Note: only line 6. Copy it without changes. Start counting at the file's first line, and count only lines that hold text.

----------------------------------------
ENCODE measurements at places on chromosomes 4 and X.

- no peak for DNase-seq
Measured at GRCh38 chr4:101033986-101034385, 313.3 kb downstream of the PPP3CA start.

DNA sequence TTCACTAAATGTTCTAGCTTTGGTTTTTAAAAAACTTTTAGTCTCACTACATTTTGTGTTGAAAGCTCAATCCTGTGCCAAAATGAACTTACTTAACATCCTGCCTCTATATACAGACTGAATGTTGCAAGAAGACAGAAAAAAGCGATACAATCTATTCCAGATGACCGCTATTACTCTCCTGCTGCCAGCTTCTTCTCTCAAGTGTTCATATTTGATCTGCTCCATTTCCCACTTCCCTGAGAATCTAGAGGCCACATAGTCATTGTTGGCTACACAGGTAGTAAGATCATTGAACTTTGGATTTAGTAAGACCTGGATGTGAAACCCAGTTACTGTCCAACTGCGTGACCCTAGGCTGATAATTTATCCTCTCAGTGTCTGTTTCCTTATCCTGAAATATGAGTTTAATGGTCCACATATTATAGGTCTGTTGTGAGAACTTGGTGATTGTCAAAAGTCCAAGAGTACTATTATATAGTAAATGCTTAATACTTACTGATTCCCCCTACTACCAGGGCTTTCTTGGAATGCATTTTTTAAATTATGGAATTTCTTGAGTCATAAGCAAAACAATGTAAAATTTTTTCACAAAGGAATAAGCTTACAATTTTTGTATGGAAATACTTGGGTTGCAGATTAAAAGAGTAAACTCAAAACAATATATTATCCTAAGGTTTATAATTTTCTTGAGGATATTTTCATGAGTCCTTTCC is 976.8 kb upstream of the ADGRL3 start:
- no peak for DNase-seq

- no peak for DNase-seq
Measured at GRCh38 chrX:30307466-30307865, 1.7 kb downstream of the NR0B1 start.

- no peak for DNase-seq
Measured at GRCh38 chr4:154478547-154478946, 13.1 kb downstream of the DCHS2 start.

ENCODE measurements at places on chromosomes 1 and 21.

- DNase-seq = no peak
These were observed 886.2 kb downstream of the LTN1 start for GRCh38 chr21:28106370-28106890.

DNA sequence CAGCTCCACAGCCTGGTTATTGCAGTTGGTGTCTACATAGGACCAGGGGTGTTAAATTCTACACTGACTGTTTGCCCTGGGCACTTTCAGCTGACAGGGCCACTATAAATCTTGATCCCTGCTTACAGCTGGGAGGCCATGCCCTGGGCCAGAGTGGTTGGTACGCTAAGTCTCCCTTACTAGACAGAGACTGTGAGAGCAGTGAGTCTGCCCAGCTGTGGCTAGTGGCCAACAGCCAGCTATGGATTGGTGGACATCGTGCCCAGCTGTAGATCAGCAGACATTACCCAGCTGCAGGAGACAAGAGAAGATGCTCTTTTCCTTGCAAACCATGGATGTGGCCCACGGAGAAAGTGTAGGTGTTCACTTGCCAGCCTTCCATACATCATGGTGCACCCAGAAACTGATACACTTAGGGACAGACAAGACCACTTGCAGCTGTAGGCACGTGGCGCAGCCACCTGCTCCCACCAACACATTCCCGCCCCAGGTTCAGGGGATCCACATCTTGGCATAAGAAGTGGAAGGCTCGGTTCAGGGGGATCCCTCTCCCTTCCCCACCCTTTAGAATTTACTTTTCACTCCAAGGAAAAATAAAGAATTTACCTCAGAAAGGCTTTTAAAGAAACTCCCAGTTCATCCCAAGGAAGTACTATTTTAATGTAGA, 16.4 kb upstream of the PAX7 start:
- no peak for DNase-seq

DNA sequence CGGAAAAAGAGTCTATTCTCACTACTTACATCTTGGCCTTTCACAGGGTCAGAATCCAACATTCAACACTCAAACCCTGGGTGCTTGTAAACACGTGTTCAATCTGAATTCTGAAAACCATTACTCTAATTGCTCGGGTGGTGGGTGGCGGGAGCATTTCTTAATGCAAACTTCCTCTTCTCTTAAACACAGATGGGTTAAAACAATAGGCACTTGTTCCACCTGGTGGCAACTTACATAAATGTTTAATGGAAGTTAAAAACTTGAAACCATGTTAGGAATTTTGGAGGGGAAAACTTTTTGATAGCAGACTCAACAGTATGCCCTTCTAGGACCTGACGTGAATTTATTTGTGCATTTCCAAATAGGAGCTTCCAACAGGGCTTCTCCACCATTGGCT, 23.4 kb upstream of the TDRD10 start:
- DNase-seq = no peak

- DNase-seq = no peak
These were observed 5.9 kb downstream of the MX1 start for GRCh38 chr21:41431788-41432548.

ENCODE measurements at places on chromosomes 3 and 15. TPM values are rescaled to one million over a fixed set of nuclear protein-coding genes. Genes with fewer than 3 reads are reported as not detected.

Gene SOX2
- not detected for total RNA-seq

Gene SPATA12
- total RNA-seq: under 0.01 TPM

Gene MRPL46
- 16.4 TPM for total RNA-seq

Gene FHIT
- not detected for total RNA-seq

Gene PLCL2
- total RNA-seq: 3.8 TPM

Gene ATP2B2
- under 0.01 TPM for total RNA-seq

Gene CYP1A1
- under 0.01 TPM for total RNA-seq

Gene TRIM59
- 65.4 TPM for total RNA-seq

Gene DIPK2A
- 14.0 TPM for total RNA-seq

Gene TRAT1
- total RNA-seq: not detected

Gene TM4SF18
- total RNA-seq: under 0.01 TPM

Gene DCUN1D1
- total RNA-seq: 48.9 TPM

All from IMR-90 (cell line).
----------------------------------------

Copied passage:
- no peak for DNase-seq